Listening has a number of practical benefits for executives, managers, and team members.
- Respect. Genuine listening generates respect, connection and trust between talker and listener. In particular, employees like, and respond better to, supervisors who they think are listening to them.
- Confidence. A supervisor who listens well will tend to build and have better self-esteem and self-confidence; feeling listened builds trust as it shows that what you have to say is meaningful for the other person.
- Cool down emotions. Focusing on listening helps both the talker and the listener stay cool and more objective/constructive when dealing with a crisis or discussing an emotional topic.
- Accuracy. Better listening leads to better recollection of important facts and figures, resulting in fewer miscommunications and fewer mistakes.
- Productivity. Productivity will be higher and problems solved more rapidly if people are encouraged to share issues and explain problems instead of getting advice.
As leaders we need to be open minded so that we hear what is being said and more importantly, what is being communicated. It is not easy. And it is important as a leader to have effective listening skills. Listening is the least practiced of the four communication skills—writing, reading, speaking, and listening.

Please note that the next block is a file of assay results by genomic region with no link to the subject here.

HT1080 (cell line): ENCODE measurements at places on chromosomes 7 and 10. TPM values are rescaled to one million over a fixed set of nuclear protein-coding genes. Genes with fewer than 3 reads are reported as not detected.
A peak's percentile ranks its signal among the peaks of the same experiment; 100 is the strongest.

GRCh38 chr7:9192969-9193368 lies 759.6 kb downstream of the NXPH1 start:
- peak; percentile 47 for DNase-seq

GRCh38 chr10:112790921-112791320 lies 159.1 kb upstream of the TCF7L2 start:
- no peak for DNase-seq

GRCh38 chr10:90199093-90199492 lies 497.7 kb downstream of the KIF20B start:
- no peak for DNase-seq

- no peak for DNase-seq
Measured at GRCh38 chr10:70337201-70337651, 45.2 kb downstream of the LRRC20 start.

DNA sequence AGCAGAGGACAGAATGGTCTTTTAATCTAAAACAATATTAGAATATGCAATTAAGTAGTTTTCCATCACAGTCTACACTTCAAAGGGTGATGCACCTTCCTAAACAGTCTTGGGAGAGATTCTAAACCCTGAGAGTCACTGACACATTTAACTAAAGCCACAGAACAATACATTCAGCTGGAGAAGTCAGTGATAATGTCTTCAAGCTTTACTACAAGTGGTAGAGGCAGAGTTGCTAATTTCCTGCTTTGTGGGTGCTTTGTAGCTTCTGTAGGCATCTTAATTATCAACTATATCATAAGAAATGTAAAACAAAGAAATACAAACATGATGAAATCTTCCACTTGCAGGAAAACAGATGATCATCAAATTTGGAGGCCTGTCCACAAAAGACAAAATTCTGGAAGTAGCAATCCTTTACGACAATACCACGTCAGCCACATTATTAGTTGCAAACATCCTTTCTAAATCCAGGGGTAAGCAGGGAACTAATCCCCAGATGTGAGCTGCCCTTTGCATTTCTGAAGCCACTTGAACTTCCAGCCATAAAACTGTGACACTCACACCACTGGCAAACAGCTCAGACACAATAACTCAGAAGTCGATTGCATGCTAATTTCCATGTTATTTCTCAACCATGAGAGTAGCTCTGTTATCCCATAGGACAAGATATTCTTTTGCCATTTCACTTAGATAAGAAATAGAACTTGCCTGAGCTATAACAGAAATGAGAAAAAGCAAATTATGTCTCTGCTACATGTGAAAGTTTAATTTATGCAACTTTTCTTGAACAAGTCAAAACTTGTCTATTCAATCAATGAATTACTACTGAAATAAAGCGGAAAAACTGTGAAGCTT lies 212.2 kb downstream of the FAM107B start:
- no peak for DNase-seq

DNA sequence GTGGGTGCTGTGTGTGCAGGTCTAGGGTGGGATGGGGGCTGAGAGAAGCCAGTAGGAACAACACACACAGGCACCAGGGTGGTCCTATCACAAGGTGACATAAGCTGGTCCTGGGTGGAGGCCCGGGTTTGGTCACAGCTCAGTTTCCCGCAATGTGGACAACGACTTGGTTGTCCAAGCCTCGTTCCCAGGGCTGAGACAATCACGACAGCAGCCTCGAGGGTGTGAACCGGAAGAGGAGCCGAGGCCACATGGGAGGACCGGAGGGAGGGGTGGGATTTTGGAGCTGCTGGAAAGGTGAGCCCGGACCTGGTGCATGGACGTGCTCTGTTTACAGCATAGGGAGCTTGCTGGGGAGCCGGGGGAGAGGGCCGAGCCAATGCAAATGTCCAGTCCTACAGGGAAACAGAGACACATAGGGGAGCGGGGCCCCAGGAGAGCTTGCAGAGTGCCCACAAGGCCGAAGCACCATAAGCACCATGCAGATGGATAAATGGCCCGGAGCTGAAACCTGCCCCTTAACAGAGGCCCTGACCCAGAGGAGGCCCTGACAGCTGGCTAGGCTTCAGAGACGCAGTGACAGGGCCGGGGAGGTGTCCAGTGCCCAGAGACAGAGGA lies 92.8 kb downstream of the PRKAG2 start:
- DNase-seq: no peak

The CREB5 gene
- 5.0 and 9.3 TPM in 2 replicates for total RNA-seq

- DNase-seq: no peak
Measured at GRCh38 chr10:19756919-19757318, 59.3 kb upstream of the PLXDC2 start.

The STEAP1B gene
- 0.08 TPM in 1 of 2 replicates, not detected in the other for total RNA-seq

The number one weakness in listening skills is the habit of interrupting others in the middle of a sentence. It shows lack of respect and disregard for the other individual's viewpoint. How can you be an effective leader if you continually show you are self-centered by not respecting the other’s viewpoint?
If you are self-centered and not paying attention to the other person, you are most likely not connecting, refusing to give feedback and not engaged. Use listening as an opportunity to grow. Significant leaders' success is predicated upon their ability to listen and understand others' viewpoint. Stepping into the shoes of another individual is a prerequisite to empathetically understanding them.
"Most people do not listen with the intent to understand; they listen with the intent to reply”.
"God gave us two ears and one mouth, so we can hear twice as much as we say."